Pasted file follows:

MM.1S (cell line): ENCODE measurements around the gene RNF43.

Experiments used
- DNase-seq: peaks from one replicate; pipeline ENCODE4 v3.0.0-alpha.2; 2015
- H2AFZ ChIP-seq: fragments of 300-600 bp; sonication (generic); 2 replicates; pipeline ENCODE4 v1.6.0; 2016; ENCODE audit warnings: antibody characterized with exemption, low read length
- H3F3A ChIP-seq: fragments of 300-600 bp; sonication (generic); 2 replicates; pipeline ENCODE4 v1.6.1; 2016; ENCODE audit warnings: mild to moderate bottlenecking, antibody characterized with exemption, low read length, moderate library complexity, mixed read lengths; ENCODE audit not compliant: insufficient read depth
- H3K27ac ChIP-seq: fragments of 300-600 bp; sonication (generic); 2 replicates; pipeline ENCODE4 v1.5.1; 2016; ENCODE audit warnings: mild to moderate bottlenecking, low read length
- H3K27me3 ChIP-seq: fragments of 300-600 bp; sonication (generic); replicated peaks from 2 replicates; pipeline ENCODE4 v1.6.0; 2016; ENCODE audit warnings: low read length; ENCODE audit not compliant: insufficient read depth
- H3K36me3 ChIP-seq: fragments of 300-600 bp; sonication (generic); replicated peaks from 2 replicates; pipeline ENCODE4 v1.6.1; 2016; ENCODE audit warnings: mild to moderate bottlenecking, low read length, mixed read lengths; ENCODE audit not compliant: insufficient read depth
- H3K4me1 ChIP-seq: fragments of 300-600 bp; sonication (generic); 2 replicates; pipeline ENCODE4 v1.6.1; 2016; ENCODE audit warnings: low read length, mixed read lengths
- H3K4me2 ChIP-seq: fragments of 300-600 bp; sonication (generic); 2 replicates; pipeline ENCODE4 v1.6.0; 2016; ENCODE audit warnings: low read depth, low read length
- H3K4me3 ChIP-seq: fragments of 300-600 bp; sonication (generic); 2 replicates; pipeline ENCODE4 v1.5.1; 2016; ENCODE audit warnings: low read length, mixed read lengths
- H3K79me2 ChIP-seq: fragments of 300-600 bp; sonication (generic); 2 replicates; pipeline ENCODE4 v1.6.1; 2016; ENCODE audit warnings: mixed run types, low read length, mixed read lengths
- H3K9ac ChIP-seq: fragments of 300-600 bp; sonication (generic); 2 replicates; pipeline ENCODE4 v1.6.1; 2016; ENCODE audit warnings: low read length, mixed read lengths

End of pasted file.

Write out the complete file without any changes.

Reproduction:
MM.1S (cell line): ENCODE measurements around the gene RNF43.

Experiments used
- DNase-seq: peaks from one replicate; pipeline ENCODE4 v3.0.0-alpha.2; 2015
- H2AFZ ChIP-seq: fragments of 300-600 bp; sonication (generic); 2 replicates; pipeline ENCODE4 v1.6.0; 2016; ENCODE audit warnings: antibody characterized with exemption, low read length
- H3F3A ChIP-seq: fragments of 300-600 bp; sonication (generic); 2 replicates; pipeline ENCODE4 v1.6.1; 2016; ENCODE audit warnings: mild to moderate bottlenecking, antibody characterized with exemption, low read length, moderate library complexity, mixed read lengths; ENCODE audit not compliant: insufficient read depth
- H3K27ac ChIP-seq: fragments of 300-600 bp; sonication (generic); 2 replicates; pipeline ENCODE4 v1.5.1; 2016; ENCODE audit warnings: mild to moderate bottlenecking, low read length
- H3K27me3 ChIP-seq: fragments of 300-600 bp; sonication (generic); replicated peaks from 2 replicates; pipeline ENCODE4 v1.6.0; 2016; ENCODE audit warnings: low read length; ENCODE audit not compliant: insufficient read depth
- H3K36me3 ChIP-seq: fragments of 300-600 bp; sonication (generic); replicated peaks from 2 replicates; pipeline ENCODE4 v1.6.1; 2016; ENCODE audit warnings: mild to moderate bottlenecking, low read length, mixed read lengths; ENCODE audit not compliant: insufficient read depth
- H3K4me1 ChIP-seq: fragments of 300-600 bp; sonication (generic); 2 replicates; pipeline ENCODE4 v1.6.1; 2016; ENCODE audit warnings: low read length, mixed read lengths
- H3K4me2 ChIP-seq: fragments of 300-600 bp; sonication (generic); 2 replicates; pipeline ENCODE4 v1.6.0; 2016; ENCODE audit warnings: low read depth, low read length
- H3K4me3 ChIP-seq: fragments of 300-600 bp; sonication (generic); 2 replicates; pipeline ENCODE4 v1.5.1; 2016; ENCODE audit warnings: low read length, mixed read lengths
- H3K79me2 ChIP-seq: fragments of 300-600 bp; sonication (generic); 2 replicates; pipeline ENCODE4 v1.6.1; 2016; ENCODE audit warnings: mixed run types, low read length, mixed read lengths
- H3K9ac ChIP-seq: fragments of 300-600 bp; sonication (generic); 2 replicates; pipeline ENCODE4 v1.6.1; 2016; ENCODE audit warnings: low read length, mixed read lengths